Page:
DUNU Zen Pro - First Impressions

DUNU Zen Pro - First Impressions

Precogvision
6 minute read

The DUNU Zen was released roughly six months ago. It was a project that I had excitedly been following for months; the graph looked good, and there was the undeniable allure of a single DD, endgame IEM. Alas, when I got around to hearing my review unit, I was...disappointed. The Zen sounded dark, congested, and generally harsh. I hesitated to drop my review, even prolonging it for months before eventually releasing it. 

It’s worth noting that there were people who loved the Zen. But DUNU, highly receptive of feedback as they are, have since opted to release a direct replacement to the Zen called the Zen Pro. It will be released in due time with the IEM hitting international markets first. For now, myself and a number of other reviewers - Super*Review, Resolve, and Antdroid - were asked if we’d like to participate in testing of the IEM with an experimental twist. We would do blind listening without knowledge of the graph or running sine sweeps, write down our thoughts, check the graphs, and then re-evaluate. The Zen Pro was an ideal candidate for this because it was a brand-new IEM that no one had seen before; therefore, there were no existing impressions to confound our own. It was definitely an exciting prospect, as the opportunities for this stuff are limited.

Below you can see the new Zen Pro. Physically, nothing has really changed from the original Zen other than the new titanium finish which looks even better than the original in my opinion. 

Notes (without knowledge of the graph, and with a couple hours of listening) 

Generally, the overall tonal balance of the Zen Pro hits closer to neutral, whereas the Zen follows more of a dark V-shape (that, honestly, I find somewhat all over the place). 

  • Bass notes are slightly cleaner on the Zen Pro due to less mid-bass. Clearly not as warm as the Zen on Dreamcatcher’s “Can’t Get You Out of My Mind”.
  • Pinna compensation has been dialed back slightly for a cleaner midrange. The perception of a cleaner midrange might also be because some of the bulk in the lower-midrange seems to have been cut. Zen has more texture and body with male vocals on Joe Nichols’ “Sunny and 75”. The Zen Pro’s transition between upper-midrange and lower treble, so say 3-5kHz, appears to follow more of a gentle slope than the Zen did. The opening of Loona’s “Eclipse” has less of a jut to the “s” consonances on the word “sparks”. It’s still not as smooth in this transition as, say, the Moondrop Variations though, as a slightly “glassy” quality pervades which probably isn’t aided by the quicker decay. 
  • The Zen Pro is not as dark after 10kHz, but is still not particularly airy. Cymbals on Sawano’s “Cage” still lack extension, and the shakers are missing shimmer. The main difference would be that the 9kHz peak on the Zen has been attenuated for a smoother treble response. Percussive hits in the front-left channel of “Into the New World” sound more tonally correct (as does everything else about the treble in general).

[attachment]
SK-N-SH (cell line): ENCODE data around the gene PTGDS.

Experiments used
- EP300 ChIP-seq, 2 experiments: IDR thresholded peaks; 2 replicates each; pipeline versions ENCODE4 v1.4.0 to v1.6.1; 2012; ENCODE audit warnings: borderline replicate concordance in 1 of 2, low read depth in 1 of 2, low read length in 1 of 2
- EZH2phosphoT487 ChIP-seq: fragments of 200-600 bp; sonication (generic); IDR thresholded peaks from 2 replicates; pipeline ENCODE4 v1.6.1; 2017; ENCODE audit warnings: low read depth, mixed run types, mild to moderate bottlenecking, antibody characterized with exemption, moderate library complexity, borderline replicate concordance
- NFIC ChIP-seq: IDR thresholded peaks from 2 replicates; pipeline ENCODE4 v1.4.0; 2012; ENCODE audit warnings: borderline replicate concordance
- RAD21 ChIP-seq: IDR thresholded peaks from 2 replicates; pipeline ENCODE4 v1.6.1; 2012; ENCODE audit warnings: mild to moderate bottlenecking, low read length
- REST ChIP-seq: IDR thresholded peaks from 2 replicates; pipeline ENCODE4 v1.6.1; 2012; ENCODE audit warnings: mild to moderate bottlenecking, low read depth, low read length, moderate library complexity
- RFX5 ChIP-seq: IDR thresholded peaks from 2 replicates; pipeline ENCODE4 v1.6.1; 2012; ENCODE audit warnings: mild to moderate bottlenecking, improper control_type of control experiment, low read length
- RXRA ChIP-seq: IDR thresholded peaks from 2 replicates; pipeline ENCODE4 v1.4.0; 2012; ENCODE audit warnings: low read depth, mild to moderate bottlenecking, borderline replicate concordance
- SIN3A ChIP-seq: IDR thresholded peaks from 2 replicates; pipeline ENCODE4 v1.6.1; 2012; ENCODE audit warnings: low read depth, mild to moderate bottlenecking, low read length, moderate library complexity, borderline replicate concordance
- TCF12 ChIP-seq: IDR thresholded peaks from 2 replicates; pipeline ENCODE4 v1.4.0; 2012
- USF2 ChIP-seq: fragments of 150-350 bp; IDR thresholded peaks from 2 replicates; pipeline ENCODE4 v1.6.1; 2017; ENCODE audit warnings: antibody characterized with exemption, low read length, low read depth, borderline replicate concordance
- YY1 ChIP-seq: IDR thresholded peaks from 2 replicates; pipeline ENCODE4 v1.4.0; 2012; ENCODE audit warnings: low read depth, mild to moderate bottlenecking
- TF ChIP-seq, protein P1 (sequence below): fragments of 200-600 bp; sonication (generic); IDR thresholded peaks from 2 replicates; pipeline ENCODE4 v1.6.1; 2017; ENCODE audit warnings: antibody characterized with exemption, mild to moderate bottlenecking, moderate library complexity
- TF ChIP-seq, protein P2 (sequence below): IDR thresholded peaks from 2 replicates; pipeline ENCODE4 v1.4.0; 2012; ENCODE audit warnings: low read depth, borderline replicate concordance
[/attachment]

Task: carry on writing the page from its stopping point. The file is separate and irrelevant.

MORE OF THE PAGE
The Zen Pro sounds less downwards-compressed than the Zen; however, most of the Zen’s issues in that regard stemmed from the treble response. I wouldn’t say the Zen Pro’s staging sounds like a particular improvement. It’s more so the layering department - distinction between individual instrument lines, vocals, and positioning - that has seen a considerable jump thanks to the tuning. I would say that timbre still has that slightly weird metallic tinge to it at times, perhaps due to a quicker decay like what the JVC FDX1 exhibits. The Zen Pro is still not as timbrally pleasing as the Moondrop KXXS, even if it does have better resolution. 

Here is the Zen Pro graphed next to the original Zen: 

Post-Knowledge of the Graph Thoughts:

Overall, I’d say my thoughts line up with the graph pretty darn closely. I nailed the pinna compensation and the 3-5kHz region, and mostly got the lower-midrange and bass regions correct relative to how the measurements depict the differences. 

The treble, however, isn’t as smooth as I initially thought. Running a sine sweep, the peak at 8kHz is still fairly present - just the amplitude has been lowered relative to the Zen. So I was sort of correct about that. But there’s also an additional peak at 11kHz. I’m guessing it’s harder to notice the 11kHz peak on cursory listening because it’s been positioned higher up, near the air frequencies. This also likely contributes to the Zen Pro’s slightly metallic timbre, not unlike the Focal Clear (although not to that same degree). I do find myself noticing this now after having seen the graph. 

Further listening does seem to indicate that the Zen Pro’s ability to articulate the “weight” and intensity of dynamic swings is weaker than the original Zen’s. It’s also flatter for range as whole; however, this is a small price to pay for the improved tonal balance in my opinion.

Final Thoughts

I like the Zen Pro. I hear a lot more of the Luna’s excellent technical performance and, even better, the Zen Pro is considerably more balanced in terms of tonality. To my ears, it presents a decided improvement over the Zen. You might be surprised to know that isn’t something I find with many “Pro” and “MK.II” versions of IEMs.

Now, whether it's competitive for the projected asking price (still TBD, I believe) is more difficult to say. Within the context of single-DDs, yes, there’s a strong possibility. I definitely like the Zen Pro more than the Moondrop Illumination, but I also didn't think the Illumination was nearly worth $800. Cayin's new Fantasy was also, well, nothing more than a fantasy for the price it was intended to command. After hearing the Sennheiser IE900, I don’t think the Zen Pro has that same special sauce, but it’s certainly better in terms of raw tuning. I guess time will tell on this front. 

-Precogvision

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